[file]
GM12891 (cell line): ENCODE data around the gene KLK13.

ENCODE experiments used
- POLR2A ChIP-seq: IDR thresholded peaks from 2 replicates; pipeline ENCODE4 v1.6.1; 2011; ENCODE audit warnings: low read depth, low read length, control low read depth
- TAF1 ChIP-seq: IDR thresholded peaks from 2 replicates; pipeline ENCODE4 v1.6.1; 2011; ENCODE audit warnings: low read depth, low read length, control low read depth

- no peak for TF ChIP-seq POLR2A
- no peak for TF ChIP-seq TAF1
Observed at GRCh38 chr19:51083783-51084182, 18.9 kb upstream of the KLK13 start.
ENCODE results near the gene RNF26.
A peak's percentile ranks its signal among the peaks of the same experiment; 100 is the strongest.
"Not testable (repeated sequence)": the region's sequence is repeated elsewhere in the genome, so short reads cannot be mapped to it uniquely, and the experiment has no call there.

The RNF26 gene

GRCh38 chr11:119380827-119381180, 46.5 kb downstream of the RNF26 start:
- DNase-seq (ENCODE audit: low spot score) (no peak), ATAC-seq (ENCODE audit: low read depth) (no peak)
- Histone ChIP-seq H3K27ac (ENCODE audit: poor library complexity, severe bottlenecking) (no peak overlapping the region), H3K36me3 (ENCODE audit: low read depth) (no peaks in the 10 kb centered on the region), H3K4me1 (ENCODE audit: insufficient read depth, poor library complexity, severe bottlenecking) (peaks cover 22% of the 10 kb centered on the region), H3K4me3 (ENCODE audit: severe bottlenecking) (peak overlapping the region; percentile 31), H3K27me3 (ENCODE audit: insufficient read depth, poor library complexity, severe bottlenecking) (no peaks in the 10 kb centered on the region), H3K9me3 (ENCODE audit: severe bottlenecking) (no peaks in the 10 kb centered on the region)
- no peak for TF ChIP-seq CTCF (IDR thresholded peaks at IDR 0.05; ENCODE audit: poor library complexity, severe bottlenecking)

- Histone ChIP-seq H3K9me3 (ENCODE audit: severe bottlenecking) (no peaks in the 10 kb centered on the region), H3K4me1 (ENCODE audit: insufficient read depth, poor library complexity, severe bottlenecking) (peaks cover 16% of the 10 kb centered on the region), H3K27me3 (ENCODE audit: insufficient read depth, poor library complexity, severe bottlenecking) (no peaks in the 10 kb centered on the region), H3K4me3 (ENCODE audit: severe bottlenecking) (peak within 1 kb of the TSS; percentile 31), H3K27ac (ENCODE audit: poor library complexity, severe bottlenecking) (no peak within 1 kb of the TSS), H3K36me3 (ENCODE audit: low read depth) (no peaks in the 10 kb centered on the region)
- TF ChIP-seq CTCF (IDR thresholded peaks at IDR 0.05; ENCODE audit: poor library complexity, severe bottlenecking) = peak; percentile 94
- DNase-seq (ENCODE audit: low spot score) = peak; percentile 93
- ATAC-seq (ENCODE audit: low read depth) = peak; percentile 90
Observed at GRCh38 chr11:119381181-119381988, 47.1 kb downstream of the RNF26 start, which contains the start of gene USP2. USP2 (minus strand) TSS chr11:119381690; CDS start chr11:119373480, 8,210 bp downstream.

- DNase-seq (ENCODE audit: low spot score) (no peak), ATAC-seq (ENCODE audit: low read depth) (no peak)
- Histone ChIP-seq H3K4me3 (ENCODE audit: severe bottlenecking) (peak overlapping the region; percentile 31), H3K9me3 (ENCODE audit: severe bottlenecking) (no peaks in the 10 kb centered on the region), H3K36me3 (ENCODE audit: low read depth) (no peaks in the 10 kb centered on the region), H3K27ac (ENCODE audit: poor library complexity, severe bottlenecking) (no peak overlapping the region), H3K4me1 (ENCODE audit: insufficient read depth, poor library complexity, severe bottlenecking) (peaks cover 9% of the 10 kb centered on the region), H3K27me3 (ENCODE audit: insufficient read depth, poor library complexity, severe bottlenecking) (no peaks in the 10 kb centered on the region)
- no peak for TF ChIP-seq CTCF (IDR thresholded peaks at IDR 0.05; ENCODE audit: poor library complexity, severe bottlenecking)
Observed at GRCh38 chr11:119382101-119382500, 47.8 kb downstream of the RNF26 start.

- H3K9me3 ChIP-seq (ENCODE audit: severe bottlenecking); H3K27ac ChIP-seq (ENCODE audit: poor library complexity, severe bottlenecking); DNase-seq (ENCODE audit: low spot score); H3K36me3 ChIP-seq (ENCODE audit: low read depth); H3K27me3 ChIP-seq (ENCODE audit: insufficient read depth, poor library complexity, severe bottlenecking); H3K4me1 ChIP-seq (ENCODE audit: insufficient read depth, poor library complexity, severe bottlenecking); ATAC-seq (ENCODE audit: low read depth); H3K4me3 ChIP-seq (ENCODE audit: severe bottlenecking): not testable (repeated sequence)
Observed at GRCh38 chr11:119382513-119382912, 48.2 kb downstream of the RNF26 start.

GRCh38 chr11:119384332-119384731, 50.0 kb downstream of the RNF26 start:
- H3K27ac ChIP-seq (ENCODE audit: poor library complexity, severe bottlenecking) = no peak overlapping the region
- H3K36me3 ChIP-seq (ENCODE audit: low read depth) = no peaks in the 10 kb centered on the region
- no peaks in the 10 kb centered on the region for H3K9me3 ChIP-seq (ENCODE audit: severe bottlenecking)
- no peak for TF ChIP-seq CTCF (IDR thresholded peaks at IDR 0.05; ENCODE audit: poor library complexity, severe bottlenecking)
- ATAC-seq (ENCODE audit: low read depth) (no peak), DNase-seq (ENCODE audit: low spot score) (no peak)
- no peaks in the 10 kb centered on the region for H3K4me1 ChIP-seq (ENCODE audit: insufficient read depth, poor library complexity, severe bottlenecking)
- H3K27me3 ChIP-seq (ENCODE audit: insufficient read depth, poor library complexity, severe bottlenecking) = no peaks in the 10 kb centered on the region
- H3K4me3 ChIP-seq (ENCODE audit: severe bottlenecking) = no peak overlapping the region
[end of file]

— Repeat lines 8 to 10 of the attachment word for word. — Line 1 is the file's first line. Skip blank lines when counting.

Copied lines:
ENCODE results near the gene RNF26.
A peak's percentile ranks its signal among the peaks of the same experiment; 100 is the strongest.
"Not testable (repeated sequence)": the region's sequence is repeated elsewhere in the genome, so short reads cannot be mapped to it uniquely, and the experiment has no call there.